The Medicaid and CHIP Payment and Access Commission met for two days last week in Washington, D.C.
The October 2018 MACPAC meeting covered a range of front-line issues in Medicaid, leading off with an analysis of disproportionate share hospital (DSH) allotments on Thursday morning. Following the analysis, the Commission discussed options for March recommendations on how to structure DSH allotment reductions that are scheduled to begin in fiscal year 2020. The Commission later resumed the discussion it began in September on work and community engagement requirements, presenting new data from Arkansas on compliance and disenrollments, as well as information gathered since that meeting about Arkansas’s approach to implementation.
On Thursday afternoon, the Commission looked at the Department of Homeland Security’s proposed public charge regulations and their implications for Medicaid and the State Children’s Health Insurance Program (CHIP). A session responding to a congressional request to look at issues facing the Medicaid program in Puerto Rico was next on the agenda. A presentation from an ongoing project on how Medicaid drug coverage compares with Medicare Part D and commercial plans closed out the day.
On Friday, the Commission heard from Tom Betlach, director of the Arizona Health Care Cost Containment System, and Karen Kimsey, chief deputy at the Virginia Department of Medical Assistance Services, on their experiences integrating care for dually eligible beneficiaries.* At the final October session, the Commission reviewed the findings from a study of how six states carried out simplified Medicaid eligibility and enrollment established by the Patient Protection and Affordable Care Act (P.L. 111-148, as amended).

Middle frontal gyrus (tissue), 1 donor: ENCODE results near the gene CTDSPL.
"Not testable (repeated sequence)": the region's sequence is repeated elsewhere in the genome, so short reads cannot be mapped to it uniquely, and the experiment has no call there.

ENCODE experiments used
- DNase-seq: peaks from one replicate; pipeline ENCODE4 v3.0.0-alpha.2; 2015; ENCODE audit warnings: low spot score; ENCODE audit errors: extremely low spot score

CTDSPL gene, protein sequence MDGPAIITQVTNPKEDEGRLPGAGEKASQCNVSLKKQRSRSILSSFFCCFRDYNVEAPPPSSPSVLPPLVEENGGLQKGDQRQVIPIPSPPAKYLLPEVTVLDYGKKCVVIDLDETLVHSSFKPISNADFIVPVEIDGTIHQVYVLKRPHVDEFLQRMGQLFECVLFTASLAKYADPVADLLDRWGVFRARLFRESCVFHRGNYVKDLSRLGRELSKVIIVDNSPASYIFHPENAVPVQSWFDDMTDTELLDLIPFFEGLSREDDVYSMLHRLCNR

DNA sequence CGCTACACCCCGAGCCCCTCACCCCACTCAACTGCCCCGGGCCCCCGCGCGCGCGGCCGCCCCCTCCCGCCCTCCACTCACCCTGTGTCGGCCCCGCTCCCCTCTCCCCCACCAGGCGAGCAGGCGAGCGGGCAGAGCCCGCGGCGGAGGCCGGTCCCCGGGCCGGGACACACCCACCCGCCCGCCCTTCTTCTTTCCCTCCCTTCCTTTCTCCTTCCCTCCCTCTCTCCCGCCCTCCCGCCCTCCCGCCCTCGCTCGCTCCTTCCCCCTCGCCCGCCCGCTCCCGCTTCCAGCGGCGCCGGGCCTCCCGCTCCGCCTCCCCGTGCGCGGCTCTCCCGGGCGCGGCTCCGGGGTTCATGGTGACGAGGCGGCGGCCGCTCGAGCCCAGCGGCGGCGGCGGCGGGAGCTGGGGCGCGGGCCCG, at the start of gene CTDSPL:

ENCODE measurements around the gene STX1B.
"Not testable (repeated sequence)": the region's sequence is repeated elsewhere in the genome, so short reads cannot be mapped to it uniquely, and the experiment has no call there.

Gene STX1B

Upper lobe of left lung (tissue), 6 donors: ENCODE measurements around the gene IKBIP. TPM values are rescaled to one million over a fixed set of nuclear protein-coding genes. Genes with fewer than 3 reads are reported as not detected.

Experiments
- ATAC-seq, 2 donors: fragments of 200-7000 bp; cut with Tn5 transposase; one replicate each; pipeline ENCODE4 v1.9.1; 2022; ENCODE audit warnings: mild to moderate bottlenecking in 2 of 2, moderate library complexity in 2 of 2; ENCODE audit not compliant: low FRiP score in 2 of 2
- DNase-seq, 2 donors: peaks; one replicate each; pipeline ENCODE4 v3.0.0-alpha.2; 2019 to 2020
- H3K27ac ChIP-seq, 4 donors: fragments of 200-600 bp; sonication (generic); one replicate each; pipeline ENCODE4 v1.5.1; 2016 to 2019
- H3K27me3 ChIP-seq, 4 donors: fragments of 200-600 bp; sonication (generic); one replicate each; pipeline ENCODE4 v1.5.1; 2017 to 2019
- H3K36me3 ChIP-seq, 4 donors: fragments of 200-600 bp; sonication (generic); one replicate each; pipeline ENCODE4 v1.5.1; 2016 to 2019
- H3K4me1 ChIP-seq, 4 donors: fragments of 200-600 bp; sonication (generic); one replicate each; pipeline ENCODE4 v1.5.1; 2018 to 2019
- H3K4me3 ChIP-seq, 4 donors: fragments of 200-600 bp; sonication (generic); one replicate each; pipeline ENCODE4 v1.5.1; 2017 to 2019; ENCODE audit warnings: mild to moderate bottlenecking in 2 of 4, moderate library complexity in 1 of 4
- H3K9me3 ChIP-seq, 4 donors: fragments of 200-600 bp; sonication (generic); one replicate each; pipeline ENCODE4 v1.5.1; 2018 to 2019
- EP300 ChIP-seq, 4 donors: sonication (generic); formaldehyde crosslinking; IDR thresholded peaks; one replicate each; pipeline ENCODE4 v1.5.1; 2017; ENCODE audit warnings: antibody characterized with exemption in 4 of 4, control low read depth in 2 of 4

Supporting the discussion were the following presentations:
- Required analyses of disproportionate share hospital allotments
- Policy options for structuring DSH allotment reductions
- Update on implementation of work and community engagement requirements in Arkansas
- Proposed rule: Inadmissibility on public charge grounds
- Mandated report: Medicaid in Puerto Rico
- Comparison of Medicaid drug coverage to Medicare Part D and commercial plans
- Eligibility, enrollment, and renewal processes: Case study findings
Because Pennsylvania safety-net hospitals serve so many Medicaid patients, MACPAC’s deliberations are especially relevant to them because its recommendations often find their way into future Medicaid and CHIP policies.
MACPAC is a non-partisan legislative branch agency that provides policy and data analysis and makes recommendations to Congress, the Secretary of the U.S. Department of Health and Human Services, and the states on a wide array of issues affecting Medicaid and the State Children’s Health Insurance Program. Find its web site here.